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What Would Changes to the Express Entry System Mean?

In the Budget 2021 released by the Canadian Government, hints at a possible overhaul in how the Express Entry system is used to select applicants and invite them to apply for Canadian permanent residence have been suggested.

What is the Express Entry System?

Since 2015, the Express Entry system organizes and processes applications for people who wish to immigrate to Canada. Eligible applicants apply to the Express Entry pool which in turn is assessed and given a Comprehensive Ranking System (CRS) score. At any one time, there are hundreds of thousands of Express Entry profiles in the system (at the time of writing, there are over 166,000 profiles in the pool). Periodically throughout the year, Immigration, Refugees and Citizenship Canada (IRCC) conduct draws, issuing Invitations to Apply to a limited number of profiles, inviting those applicants to apply for permanent residence.

In conducting draws, since 2015, IRCC has only ever been concerned with the rank of the applicant, taking into consideration their CRS score, with no regard to their skills and work experience background. The relational being that any high scoring applicant has the ability to economically establish themselves in Canada, irrespective of their employment background. And while the current setup may ensure applicants are overall more likely to succeed in Canada, it has left a gaping hole in the labour market, which was once reliant on skilled foreign immigrants coming into Canada to fill specific shortages.

What Could a Change Look Like?

Although no official comment has been made, the wording used in the Budget 2021 release suggests big changes are coming to the way the Express Entry system is used.

The Government of Canada intends to propose amendments to the Immigration and Refugee Protection Act to provide the Minister of Immigration, Refugees and Citizenship Canada with authority to use Ministerial Instructions to help select those candidates who best meet Canada’s labour market needs from among the growing pool of candidates who wish to become permanent residents through the Express Entry System.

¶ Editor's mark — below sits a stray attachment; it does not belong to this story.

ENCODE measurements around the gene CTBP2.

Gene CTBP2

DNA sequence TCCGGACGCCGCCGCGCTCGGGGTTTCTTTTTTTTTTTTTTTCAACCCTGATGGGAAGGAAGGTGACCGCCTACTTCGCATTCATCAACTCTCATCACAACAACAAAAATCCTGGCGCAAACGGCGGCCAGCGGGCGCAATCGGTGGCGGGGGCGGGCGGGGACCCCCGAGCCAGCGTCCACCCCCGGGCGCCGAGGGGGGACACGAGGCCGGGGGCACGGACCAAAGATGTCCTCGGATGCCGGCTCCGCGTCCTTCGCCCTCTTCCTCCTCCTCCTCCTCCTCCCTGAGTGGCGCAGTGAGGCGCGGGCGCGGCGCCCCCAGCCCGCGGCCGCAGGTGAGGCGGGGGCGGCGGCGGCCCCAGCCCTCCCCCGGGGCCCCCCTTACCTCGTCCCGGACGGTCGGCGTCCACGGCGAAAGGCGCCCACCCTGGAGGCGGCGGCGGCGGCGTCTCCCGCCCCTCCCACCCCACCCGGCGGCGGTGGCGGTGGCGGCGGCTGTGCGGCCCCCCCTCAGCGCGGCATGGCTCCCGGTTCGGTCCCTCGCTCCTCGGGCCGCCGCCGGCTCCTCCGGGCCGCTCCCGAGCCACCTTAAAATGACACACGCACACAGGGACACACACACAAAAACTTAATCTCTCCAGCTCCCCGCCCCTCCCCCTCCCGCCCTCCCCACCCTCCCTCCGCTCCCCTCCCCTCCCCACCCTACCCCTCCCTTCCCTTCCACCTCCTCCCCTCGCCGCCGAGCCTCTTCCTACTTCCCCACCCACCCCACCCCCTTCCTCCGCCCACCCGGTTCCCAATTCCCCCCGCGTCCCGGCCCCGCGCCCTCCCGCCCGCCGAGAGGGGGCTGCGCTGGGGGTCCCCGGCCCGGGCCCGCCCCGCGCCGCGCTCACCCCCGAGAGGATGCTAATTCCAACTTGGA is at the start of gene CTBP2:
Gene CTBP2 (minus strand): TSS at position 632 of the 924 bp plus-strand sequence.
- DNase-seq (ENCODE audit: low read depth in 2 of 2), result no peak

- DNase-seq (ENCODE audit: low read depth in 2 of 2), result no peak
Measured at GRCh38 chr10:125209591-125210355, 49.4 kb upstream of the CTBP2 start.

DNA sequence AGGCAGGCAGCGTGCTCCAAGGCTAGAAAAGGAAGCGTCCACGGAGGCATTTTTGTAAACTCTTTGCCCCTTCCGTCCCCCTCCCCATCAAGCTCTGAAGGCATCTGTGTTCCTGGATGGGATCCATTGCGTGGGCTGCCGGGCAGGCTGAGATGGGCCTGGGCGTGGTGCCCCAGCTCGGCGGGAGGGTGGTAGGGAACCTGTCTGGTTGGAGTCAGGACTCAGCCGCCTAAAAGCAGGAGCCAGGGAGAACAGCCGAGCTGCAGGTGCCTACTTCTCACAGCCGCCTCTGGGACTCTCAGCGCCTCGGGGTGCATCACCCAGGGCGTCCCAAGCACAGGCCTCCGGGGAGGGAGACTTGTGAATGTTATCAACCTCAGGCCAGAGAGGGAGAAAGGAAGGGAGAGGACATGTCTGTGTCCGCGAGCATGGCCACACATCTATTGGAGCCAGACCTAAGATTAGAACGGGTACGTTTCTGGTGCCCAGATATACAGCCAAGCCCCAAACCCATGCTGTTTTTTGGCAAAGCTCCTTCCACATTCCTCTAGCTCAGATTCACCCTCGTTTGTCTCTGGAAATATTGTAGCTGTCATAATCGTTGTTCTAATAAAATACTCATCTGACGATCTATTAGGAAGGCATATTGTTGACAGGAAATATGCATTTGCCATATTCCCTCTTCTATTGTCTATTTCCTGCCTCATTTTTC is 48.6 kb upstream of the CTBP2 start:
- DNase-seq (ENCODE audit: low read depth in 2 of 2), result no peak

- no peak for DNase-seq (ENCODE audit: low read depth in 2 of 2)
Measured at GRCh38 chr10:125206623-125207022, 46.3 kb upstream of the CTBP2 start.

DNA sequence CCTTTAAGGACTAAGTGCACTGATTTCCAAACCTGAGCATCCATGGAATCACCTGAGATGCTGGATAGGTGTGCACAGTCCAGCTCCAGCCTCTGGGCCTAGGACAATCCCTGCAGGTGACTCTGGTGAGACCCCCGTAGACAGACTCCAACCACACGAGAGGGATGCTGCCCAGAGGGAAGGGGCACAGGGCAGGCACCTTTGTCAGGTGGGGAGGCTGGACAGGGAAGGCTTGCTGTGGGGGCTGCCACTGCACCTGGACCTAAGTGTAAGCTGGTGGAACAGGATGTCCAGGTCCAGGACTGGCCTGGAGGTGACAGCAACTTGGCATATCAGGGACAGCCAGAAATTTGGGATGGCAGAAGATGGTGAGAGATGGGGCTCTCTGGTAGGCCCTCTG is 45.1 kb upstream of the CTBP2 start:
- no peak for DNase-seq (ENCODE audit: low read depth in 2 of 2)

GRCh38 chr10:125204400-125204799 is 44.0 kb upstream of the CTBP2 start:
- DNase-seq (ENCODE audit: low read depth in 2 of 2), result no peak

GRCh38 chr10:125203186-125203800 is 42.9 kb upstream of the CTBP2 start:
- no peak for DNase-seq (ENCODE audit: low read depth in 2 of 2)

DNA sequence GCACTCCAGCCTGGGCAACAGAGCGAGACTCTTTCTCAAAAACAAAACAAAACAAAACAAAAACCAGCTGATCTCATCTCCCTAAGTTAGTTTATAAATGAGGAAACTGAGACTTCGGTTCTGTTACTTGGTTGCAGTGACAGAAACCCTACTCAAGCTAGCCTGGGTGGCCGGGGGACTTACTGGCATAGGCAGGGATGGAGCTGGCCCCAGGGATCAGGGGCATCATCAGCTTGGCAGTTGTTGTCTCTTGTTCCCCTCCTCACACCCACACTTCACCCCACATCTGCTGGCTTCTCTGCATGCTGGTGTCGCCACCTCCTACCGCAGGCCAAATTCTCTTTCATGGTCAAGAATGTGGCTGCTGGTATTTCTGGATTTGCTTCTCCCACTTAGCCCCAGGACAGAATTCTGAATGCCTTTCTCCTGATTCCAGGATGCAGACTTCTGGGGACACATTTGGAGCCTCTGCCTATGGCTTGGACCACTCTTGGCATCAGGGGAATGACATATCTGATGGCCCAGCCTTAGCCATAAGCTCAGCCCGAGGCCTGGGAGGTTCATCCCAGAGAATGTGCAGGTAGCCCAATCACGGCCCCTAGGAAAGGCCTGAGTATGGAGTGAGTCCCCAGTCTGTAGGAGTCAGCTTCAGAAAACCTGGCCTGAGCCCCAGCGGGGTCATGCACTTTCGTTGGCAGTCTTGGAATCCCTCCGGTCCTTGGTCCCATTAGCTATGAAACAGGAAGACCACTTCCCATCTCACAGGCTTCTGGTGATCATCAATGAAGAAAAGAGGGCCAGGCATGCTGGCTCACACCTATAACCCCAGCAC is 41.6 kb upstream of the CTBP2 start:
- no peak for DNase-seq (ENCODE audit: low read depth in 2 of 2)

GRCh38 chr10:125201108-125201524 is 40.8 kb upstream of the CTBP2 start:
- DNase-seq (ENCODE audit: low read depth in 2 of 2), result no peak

Government of Canada, Budget 2021

This indicates that applicants will be selected from the pool based on their suitability to fill a labour market shortage not their overall ranking within the system. This in turn implies the way an applicant ranks within the pool will not be the final determination of their success. Rather, a combination of their rank and specific work experience will be considered.

And of course, with the emphasis being placed on labour market demand, the type of profile to be selected may drastically change from one draw to the next. We can look to how provinces use the Express Entry system to select applicants for an insight as to how IRCC may now use the pool.

What Does This Mean for the Applicant?

This should be seen as a welcome change to any applicant in the Express Entry pool. When previously an applicant was judged solely on how high they ranked as well as how high their peers ranked, they will now be an extra path based on their work experience. While we cannot say with certainty how the IRCC will select applicants to fill labour market shortages, it will likely be based on their previous work experience and the corresponding National Occupation Classification (NOC) Code. With this of course means that there will be no way of knowing whether a particular type of work experience will be selected in the 12 months a profile will remains active in the pool, but it is certain that if it is not in the pool when the demand arises, there is no way for it to be selected.  

When Will These Changes Likely Happen?

The budget refers to the changes impacting the 2021 to 2023 immigration plan of welcoming at least 1.2 million new immigrants to Canada, suggesting we can expect a change within the next couple of years. It is however unlikely to happen amidst the ongoing struggle against the COVID 19 pandemic which has caused a great shift in Canadian immigration patterns as a results of global travel restrictions and advisories, but with it, large areas of worker shortages across Canada which need to be addressed. We can therefore expect to see these changes once the COVID 19 pandemic has passed.

Rebecca Major

Rebecca Major is a Regulated Canadian Immigration Consultant and Director of Operations at Canadim Law Firm. She has spent the last 11 years of her career helping thousands of people immigrate to Canada.

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